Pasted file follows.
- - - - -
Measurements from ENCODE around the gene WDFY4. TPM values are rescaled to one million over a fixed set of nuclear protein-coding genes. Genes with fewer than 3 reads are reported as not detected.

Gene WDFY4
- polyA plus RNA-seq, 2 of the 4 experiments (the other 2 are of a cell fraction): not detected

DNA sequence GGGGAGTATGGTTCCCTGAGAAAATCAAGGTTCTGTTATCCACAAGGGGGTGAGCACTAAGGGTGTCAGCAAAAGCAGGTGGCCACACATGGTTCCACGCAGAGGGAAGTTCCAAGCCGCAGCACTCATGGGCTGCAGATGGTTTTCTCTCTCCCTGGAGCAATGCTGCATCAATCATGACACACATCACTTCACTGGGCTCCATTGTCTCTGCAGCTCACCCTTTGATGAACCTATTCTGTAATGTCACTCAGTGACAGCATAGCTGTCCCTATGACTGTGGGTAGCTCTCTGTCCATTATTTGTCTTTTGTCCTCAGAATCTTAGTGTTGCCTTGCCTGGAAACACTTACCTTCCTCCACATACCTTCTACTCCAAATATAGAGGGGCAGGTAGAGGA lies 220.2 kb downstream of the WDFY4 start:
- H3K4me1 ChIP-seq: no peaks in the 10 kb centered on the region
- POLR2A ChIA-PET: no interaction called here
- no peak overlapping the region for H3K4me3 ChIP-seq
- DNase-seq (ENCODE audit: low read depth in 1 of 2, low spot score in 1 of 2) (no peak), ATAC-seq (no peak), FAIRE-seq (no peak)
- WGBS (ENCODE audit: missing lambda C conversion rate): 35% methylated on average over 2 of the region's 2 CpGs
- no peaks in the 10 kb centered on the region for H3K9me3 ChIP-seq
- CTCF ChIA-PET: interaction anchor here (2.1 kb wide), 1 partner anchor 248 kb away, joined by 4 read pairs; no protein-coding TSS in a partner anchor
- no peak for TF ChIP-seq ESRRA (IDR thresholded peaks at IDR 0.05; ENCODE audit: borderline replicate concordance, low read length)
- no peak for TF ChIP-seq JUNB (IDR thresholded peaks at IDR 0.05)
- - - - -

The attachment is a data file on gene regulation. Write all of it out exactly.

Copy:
Measurements from ENCODE around the gene WDFY4. TPM values are rescaled to one million over a fixed set of nuclear protein-coding genes. Genes with fewer than 3 reads are reported as not detected.

Gene WDFY4
- polyA plus RNA-seq, 2 of the 4 experiments (the other 2 are of a cell fraction): not detected

DNA sequence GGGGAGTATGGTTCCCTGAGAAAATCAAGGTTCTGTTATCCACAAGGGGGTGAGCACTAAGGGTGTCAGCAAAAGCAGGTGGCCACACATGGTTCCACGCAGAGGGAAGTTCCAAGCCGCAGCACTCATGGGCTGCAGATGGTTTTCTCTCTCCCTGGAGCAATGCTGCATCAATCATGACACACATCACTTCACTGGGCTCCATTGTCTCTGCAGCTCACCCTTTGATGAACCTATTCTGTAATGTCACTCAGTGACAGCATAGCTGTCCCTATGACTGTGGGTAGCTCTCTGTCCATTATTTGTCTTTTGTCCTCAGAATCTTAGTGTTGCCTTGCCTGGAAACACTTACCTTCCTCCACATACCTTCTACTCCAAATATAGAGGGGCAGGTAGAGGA lies 220.2 kb downstream of the WDFY4 start:
- H3K4me1 ChIP-seq: no peaks in the 10 kb centered on the region
- POLR2A ChIA-PET: no interaction called here
- no peak overlapping the region for H3K4me3 ChIP-seq
- DNase-seq (ENCODE audit: low read depth in 1 of 2, low spot score in 1 of 2) (no peak), ATAC-seq (no peak), FAIRE-seq (no peak)
- WGBS (ENCODE audit: missing lambda C conversion rate): 35% methylated on average over 2 of the region's 2 CpGs
- no peaks in the 10 kb centered on the region for H3K9me3 ChIP-seq
- CTCF ChIA-PET: interaction anchor here (2.1 kb wide), 1 partner anchor 248 kb away, joined by 4 read pairs; no protein-coding TSS in a partner anchor
- no peak for TF ChIP-seq ESRRA (IDR thresholded peaks at IDR 0.05; ENCODE audit: borderline replicate concordance, low read length)
- no peak for TF ChIP-seq JUNB (IDR thresholded peaks at IDR 0.05)